Peatlands, meanwhile, represent just 3% of terrestrial land cover but hold a third of the world’s carbon, so when they burn, they can produce significant emissions, Yokelson and colleagues noted in a paper published in 2011 in Atmospheric Chemistry and Physics. And peatland emissions are vastly different from other types of biomass emissions.
Sumatra and Kalimantan, Indonesia, account for about half of the tropical peatlands on Earth. In these areas, Cochrane said, peat has a mean depth of 5.5 meters and can sometimes reach 10 meters deep. People regularly drain these peatlands and (illegally) set fires to clear the landscape, largely for oil palm plantations. The problem is, after those fires start, they are very difficult to put out. The aboveground tropical forests may burn rather quickly, but the peat underground can burn for months, often being extinguished only when the rainy season sets in, said Laura Kiely, a graduate student at the University of Leeds in the United Kingdom who led a study recently published in Atmospheric Chemistry and Physics on particulate emissions from Indonesian peat fires.
Peatlands have a vast fuel source, said Robert Field, a scientist at Columbia University in New York, and after they start burning, “they don’t stop pumping out smoke.”
That smoke is thick and white, filled with organic carbon, methane, carbon monoxide, and significant amounts of particulate matter 2.5 micrometers or smaller in size (PM2.5), Cochrane said. It hangs in the air above Indonesia and then travels regionally, reducing air quality as far away as in Malaysia and Singapore.
Sensing the Smoke
Cochrane and his team traveled to Indonesia in 2015 and again in 2019 to collect emissions data from peatlands directly. The air was so thick it felt like you could cut it with a knife, Cochrane said. The air quality index reached over 2,000 in September 2019.
To get the data they needed, the researchers “took a lab to the field,” Cochrane said. They “ran around on coals”—one grad student’s shoes burned through—collecting air samples directly above peat fires.
For safety, they wore masks while in the thick of the smoke, but because the haze of PM2.5 blanketed the whole region, the masks “[didn’t] help much,” Cochrane said. “Even if we wear masks while standing over smoldering fires, we don’t wear them when farther away, or eating, or at night….When the smoke becomes ubiquitous, you basically cannot escape it. Near the fire looks bad, but much of the smoke is [of] larger particulates that aren’t as health-impacting and will settle out relatively soon. The haze that hangs over the region for weeks and months is made up of the smaller PM2.5 particulates that settle deep into your lungs.” Cochrane said it usually takes a few weeks after returning home for his lungs to clear out.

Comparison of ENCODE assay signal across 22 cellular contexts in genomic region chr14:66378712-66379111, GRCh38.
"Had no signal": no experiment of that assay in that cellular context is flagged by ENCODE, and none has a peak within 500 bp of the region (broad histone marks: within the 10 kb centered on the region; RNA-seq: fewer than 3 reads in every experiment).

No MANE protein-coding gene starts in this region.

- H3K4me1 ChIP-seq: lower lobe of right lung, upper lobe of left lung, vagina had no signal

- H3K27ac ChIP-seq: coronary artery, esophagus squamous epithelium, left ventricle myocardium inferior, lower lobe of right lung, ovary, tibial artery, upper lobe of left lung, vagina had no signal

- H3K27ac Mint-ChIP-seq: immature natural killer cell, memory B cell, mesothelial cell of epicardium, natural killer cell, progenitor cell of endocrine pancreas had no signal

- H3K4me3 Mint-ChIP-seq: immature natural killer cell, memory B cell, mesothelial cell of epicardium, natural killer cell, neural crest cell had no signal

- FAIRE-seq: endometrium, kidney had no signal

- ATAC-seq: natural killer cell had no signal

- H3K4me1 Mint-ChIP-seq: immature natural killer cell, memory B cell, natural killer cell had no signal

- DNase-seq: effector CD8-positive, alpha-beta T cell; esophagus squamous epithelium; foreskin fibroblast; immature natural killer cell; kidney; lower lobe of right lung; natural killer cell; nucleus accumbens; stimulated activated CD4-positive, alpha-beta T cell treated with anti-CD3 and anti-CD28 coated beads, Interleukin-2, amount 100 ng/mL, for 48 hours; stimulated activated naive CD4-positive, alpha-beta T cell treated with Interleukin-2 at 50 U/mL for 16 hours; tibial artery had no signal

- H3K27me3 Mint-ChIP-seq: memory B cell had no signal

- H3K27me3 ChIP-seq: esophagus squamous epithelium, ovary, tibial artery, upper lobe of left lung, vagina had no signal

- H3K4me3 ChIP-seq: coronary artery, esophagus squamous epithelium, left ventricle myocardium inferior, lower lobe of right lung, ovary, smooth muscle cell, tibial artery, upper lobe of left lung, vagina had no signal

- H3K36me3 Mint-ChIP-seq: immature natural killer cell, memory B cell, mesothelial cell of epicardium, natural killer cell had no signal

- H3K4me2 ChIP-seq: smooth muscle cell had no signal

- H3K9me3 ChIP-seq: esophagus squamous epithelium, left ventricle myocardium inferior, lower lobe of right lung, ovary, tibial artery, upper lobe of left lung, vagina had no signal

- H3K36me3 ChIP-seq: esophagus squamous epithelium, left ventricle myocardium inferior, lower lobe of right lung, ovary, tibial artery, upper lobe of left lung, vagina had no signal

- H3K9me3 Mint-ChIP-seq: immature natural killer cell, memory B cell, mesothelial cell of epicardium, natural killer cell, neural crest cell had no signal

It is dangerous but important work, Kiely noted, because peatland emissions are not well accounted for in models.
When Kiely started trying to determine how Indonesian fires affect climate—by looking at models of fires and emissions—she found very little data. The model Wiedinmyer created, Fire Inventory from the National Center for Atmospheric Research (FINN), did not include peat. The other major emissions model, the Global Fire Emissions Database (GFED), does include peat, but the emissions factors are underestimated, Kiely said.
So Kiely started working with Wiedinmyer on creating a database of peatland emissions based on research by Yokelson, Cochrane, and others.
Some of these measurements are taken on foot, but more are taken from the air. Yokelson likes to fly through smoke at about 30–300 meters above the flames and then follow smoke plumes as far as he can to measure smoke evolution. During the 2013 Rim Fire in California, for instance, he and a large cohort of colleagues working with NASA followed the plume northward through Winnipeg, Manit., Canada.
The goal, Yokelson said, is to get as close as you can to the start of the fire to measure the emissions there and then to fly across the plume at various intervals downwind, say, every 15 kilometers or so. That way, he said, “you can see what the emissions are doing in the atmosphere—how they’re reacting. For example, is formaldehyde increasing or decreasing? What’s ozone doing? How much and how fast ozone forms is critical for both air quality and climate. What’s particulate matter doing—how far away is it traveling?”
Modeling the Movement
Chemists have made incredible advances, Wiedinmyer said, and “we [modelers] are behind—we’re just trying to catch up.”
“They [atmospheric chemists] have tools that can identify hundreds of compounds in biomass burning plumes. They say, ‘Here’s our list of 300 compounds that we can quantify, and we can give you emissions factors,’” she said. “We take that and try to apply it based on what we know about where and when fires are burning and what types of vegetation are burning and create a model.”
The stronger emissions data have enabled models to better match observations, Wiedinmyer said. Models show that it is not just types of biomass that affect emissions, but it is also the condition of the fuels, such as how wet or dry they are, and the amount of fuel that burns. “It’s all connected, all very complicated, and quite a challenge.”